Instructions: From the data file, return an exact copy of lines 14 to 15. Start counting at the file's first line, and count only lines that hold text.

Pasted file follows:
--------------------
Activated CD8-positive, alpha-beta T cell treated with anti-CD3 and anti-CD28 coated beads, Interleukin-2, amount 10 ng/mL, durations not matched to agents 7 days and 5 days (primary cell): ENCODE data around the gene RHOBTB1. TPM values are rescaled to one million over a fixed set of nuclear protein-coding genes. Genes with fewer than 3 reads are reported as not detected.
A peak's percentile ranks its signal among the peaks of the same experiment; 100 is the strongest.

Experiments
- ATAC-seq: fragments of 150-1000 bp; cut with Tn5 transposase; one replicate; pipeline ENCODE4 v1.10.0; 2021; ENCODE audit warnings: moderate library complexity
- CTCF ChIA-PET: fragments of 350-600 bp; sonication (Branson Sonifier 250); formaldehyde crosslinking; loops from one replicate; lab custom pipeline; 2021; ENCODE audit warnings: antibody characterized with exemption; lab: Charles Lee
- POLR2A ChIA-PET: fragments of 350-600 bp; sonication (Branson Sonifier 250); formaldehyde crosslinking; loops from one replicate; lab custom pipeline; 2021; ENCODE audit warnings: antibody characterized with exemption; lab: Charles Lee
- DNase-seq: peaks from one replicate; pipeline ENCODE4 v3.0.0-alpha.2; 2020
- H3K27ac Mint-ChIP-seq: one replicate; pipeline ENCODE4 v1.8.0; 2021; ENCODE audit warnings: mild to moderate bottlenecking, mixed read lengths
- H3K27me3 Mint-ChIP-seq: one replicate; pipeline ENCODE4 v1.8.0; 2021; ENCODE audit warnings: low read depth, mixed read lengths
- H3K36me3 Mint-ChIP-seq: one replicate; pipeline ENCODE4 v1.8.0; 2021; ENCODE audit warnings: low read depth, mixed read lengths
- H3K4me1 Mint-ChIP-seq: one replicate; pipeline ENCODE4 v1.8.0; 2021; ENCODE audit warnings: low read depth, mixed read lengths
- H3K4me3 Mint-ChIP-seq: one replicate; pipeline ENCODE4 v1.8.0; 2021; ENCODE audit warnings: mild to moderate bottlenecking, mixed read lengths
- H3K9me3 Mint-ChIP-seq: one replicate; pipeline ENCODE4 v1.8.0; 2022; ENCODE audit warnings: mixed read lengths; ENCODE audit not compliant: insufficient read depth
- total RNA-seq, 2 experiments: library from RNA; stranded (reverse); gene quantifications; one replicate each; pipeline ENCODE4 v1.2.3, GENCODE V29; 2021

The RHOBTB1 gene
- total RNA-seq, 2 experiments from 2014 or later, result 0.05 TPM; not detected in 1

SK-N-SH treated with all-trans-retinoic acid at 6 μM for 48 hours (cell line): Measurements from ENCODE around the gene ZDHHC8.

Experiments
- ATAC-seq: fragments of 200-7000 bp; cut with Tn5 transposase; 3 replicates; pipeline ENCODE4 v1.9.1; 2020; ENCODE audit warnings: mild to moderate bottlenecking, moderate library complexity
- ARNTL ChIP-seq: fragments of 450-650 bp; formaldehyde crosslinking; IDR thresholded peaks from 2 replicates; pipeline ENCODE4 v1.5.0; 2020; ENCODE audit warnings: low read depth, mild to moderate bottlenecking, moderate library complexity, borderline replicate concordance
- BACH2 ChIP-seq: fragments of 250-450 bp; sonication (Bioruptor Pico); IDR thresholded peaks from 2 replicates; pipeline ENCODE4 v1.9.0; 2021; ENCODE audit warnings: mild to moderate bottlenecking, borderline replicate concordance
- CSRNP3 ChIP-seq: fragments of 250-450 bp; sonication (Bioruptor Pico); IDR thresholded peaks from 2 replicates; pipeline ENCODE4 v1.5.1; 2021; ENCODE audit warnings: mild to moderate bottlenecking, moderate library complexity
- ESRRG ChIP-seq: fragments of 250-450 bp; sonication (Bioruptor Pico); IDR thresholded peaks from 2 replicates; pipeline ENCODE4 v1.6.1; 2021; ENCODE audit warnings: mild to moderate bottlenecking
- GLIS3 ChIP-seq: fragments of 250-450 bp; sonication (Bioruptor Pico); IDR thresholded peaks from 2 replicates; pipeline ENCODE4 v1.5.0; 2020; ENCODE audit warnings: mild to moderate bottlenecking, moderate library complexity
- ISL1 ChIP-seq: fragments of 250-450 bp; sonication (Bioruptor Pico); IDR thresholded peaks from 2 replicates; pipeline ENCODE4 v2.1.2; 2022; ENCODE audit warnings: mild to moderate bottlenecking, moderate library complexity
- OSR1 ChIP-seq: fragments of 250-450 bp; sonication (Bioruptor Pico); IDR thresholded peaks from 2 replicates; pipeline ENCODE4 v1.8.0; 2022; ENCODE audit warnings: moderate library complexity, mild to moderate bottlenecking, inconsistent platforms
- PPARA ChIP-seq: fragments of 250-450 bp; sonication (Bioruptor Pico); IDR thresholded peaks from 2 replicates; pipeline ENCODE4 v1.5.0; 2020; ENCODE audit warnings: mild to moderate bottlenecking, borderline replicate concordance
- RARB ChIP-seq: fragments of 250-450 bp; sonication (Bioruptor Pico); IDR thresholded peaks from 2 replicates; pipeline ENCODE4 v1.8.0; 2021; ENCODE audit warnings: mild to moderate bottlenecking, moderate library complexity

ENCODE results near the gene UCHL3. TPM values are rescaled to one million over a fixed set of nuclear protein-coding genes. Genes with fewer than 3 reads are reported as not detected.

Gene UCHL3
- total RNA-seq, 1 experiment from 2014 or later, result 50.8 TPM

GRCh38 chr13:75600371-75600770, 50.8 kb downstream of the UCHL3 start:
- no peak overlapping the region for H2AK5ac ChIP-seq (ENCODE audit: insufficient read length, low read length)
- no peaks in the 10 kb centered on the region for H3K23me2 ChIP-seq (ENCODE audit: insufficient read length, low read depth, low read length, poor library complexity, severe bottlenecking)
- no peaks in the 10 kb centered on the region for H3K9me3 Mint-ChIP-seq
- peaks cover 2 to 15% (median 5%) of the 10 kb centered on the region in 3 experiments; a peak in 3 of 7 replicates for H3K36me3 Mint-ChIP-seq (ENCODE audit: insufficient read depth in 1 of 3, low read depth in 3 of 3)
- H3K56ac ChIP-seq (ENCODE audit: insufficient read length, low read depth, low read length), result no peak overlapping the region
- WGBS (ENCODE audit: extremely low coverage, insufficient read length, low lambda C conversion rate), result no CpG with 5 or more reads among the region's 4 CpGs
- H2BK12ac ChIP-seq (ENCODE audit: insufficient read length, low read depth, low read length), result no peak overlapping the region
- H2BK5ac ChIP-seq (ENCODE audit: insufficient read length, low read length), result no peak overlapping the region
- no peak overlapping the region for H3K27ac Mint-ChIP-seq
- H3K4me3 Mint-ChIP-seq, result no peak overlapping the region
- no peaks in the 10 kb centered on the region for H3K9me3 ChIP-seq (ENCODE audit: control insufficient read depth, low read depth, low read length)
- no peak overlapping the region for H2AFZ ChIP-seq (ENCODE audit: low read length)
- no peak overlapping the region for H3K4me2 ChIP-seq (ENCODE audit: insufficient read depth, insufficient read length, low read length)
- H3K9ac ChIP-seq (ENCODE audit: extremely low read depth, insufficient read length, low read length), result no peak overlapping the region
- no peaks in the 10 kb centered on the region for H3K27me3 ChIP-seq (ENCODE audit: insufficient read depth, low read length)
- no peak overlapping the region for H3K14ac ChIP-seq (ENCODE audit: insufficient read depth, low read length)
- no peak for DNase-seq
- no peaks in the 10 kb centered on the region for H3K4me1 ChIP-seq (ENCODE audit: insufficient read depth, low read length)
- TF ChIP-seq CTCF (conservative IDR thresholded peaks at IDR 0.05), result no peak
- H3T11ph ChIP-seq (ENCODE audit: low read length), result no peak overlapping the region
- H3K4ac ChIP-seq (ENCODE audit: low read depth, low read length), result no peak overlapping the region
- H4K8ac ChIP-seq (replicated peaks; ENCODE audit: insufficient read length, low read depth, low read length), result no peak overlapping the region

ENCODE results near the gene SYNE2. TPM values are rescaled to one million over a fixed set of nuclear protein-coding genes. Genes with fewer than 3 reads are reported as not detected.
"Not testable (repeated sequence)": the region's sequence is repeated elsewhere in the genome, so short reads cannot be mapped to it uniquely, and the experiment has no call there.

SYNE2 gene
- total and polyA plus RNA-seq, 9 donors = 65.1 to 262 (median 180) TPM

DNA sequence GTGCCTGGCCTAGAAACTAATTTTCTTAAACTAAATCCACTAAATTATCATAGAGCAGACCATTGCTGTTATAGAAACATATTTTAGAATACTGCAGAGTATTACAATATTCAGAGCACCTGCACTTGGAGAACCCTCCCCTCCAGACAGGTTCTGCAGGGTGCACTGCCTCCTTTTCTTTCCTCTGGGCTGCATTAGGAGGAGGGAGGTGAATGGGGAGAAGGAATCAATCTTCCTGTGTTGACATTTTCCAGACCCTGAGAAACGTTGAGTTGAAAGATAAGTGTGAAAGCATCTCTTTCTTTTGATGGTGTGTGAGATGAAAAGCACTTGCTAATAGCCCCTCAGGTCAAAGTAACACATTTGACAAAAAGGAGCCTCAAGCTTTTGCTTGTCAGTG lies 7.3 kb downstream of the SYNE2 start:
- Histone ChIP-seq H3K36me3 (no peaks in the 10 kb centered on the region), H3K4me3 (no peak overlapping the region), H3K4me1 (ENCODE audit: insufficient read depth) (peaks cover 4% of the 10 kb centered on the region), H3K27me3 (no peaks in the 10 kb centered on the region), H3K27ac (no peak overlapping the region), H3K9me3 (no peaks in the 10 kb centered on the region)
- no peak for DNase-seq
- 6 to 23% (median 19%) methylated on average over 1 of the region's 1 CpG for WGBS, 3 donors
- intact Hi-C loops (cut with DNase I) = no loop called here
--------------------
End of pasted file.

- total RNA-seq, 2 experiments: library from RNA; stranded (reverse); gene quantifications; one replicate each; pipeline ENCODE4 v1.2.3, GENCODE V29; 2021

The RHOBTB1 gene